The core truth
LARISSA component to drill into ice sheet may reveal past abrupt climate changes
Posted September 18, 2009
It turns out you can’t just drill an ice core in any old place in Antarctica.
You have to plan the logistics — how do you get there and how do you support an operation for weeks at a time? You have to flesh out the science goals — do you want detailed annual layers of climate history or a record hundreds of thousands of years old? And then you rely on decades of ice-coring experience around the globe — and a little bit of luck.
The Thompsons from Byrd Polar Research Center (BPRC) at The Ohio State University certainly possess plenty of the former, having led expeditions to both poles and to the high-altitude ice fields of South America, Asia and Africa’s Kilimanjaro. Their latest work to drill a 400- to 500-meter-long ice core as part of the multi-disciplinary LARISSA program is routine in most respects.
Yet Ellen Mosley-Thompson is still cautiously optimistic about their possible success, because in reality there’s nothing standard about working in remote, cold places and drilling into ice sheets with equipment that can wear and break down far from the closest repair shop.
“If we get the core to bedrock, I’ll be thrilled,” said Mosley-Thompson during a phone interview from her office at BPRC, while colleague and husband Lonnie Thompson was away drilling an ice core on Nevado Hualcán in northern Peru at 5,800 meters, not far below the 6,122-meter summit.
“Weather dominates,” Mosley-Thompson said of ice-coring expeditions. “It doesn’t matter how well you plan, probably the plan will change. It always does, but you have to have a starting point.”
The starting point for the LARISSA ice core — which will provide insight to the climate history of the Antarctic Peninsula region and provide context for the Larsen B Ice Shelf breakup in 2002 — is 66.04 degrees south and 64.003 degrees west. Dubbed Site Beta, that’s the point on the 2,000-meter-high Bruce Plateau where the scientists believe they’ll have the best success of finding an ice core with distinct and thick annual layers.
It will actually be up to glaciologist Ted Scambos and his ground-penetrating radar team to mark the “X” on the ice cap for the coring site before the Thompsons arrive. Scambos’ team will pull the radar on a sled behind a snowmobile, imaging the layers of ice and bedrock below, and measuring the exact altitude with GPS.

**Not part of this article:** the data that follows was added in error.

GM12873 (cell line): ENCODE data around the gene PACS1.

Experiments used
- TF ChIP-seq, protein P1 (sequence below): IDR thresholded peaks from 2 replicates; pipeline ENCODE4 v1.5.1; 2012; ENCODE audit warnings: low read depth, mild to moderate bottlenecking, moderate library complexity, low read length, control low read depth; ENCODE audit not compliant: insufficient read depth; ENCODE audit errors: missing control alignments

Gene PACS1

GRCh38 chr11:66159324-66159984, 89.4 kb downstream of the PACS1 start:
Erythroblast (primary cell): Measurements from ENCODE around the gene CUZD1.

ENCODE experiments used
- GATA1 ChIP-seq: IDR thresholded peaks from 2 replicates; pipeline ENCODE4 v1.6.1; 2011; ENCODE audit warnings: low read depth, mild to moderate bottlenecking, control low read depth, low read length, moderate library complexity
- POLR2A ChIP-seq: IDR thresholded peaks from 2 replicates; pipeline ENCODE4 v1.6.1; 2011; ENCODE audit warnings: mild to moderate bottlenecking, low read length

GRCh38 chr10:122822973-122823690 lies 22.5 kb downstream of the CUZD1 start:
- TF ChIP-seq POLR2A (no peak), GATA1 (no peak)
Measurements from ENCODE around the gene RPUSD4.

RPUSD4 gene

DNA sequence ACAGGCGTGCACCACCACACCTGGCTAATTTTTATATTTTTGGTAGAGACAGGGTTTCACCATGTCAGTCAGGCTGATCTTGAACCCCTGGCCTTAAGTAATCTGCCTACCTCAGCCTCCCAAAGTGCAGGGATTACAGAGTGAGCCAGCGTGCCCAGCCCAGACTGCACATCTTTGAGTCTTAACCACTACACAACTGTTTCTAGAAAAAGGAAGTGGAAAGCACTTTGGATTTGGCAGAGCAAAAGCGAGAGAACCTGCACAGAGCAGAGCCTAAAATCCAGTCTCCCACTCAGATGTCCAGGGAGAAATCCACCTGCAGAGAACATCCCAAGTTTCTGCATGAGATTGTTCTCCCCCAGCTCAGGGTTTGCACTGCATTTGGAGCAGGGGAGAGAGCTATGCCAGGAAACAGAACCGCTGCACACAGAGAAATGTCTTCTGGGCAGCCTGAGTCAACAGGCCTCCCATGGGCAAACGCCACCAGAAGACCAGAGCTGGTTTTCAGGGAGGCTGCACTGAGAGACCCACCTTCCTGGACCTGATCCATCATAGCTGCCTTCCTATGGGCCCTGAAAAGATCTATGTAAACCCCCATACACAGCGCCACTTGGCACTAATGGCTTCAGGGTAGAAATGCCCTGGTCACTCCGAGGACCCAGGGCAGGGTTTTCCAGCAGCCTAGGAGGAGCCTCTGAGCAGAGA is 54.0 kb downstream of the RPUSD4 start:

“They’re going to pick the exact spot,” Mosley-Thompson said.
The ideal site should have thick, annual layers of ice, which provide a detailed year-to-year record of climate, recorded by dust particles, chemical compounds such as sulfate and nitrate, and the isotopic ratios of oxygen and hydrogen. The properties of the ice can discern dry, cold conditions or warm, wet conditions in the past.
The abundance of dust, sulfate and isotopes change over the course of the year, and can be used to help date the core. Gases trapped in bubbles in the ice can also be measured and provide a history of the atmosphere’s past gaseous composition.
Smooth bedrock is also important, Mosley-Thompson explained, otherwise the ice core record becomes convoluted. “That’s going to keep the layers pretty horizontal. Flat bedrock is critical.
“It was a challenge,” she added. “We spent a lot of time looking at different locations, looking at all of the different radar profiles, looking back at shallow cores that had been drilled in the region.”
While the high snow accumulation rate on the ice ridge — possibly more than a meter per year — is good for that “high-resolution” detail, it could mean the record left in the ice is somewhat brief, according to Scambos.
“That’s part of the problem. It’s warm; it’s very high snow accumulation, so the ice near the bottom flows away more rapidly,” said Scambos, lead scientist at the National Snow and Ice Data Center (NSIDC) in Boulder, Colo. “It’s unclear of how much of that older record will still be left at the base of the ice.”1 2 Next
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